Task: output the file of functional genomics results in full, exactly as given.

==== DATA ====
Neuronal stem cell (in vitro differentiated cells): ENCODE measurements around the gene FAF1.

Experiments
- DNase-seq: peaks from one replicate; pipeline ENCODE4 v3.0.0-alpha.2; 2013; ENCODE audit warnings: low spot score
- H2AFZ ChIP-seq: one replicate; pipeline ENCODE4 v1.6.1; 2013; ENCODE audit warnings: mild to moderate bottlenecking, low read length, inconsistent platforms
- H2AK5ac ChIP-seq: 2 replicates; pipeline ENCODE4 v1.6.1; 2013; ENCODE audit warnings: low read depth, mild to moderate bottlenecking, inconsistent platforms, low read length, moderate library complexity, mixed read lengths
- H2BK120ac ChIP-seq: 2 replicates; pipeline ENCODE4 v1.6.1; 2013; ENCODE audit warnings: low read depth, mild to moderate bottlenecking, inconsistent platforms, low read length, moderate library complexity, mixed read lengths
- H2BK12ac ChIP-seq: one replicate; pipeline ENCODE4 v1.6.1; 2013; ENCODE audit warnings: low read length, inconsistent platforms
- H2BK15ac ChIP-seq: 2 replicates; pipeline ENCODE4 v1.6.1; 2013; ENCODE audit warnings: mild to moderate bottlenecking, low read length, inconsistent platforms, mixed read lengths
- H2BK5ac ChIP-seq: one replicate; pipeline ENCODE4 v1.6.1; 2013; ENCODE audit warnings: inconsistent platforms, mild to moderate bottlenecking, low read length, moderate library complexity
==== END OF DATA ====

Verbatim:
Neuronal stem cell (in vitro differentiated cells): ENCODE measurements around the gene FAF1.

Experiments
- DNase-seq: peaks from one replicate; pipeline ENCODE4 v3.0.0-alpha.2; 2013; ENCODE audit warnings: low spot score
- H2AFZ ChIP-seq: one replicate; pipeline ENCODE4 v1.6.1; 2013; ENCODE audit warnings: mild to moderate bottlenecking, low read length, inconsistent platforms
- H2AK5ac ChIP-seq: 2 replicates; pipeline ENCODE4 v1.6.1; 2013; ENCODE audit warnings: low read depth, mild to moderate bottlenecking, inconsistent platforms, low read length, moderate library complexity, mixed read lengths
- H2BK120ac ChIP-seq: 2 replicates; pipeline ENCODE4 v1.6.1; 2013; ENCODE audit warnings: low read depth, mild to moderate bottlenecking, inconsistent platforms, low read length, moderate library complexity, mixed read lengths
- H2BK12ac ChIP-seq: one replicate; pipeline ENCODE4 v1.6.1; 2013; ENCODE audit warnings: low read length, inconsistent platforms
- H2BK15ac ChIP-seq: 2 replicates; pipeline ENCODE4 v1.6.1; 2013; ENCODE audit warnings: mild to moderate bottlenecking, low read length, inconsistent platforms, mixed read lengths
- H2BK5ac ChIP-seq: one replicate; pipeline ENCODE4 v1.6.1; 2013; ENCODE audit warnings: inconsistent platforms, mild to moderate bottlenecking, low read length, moderate library complexity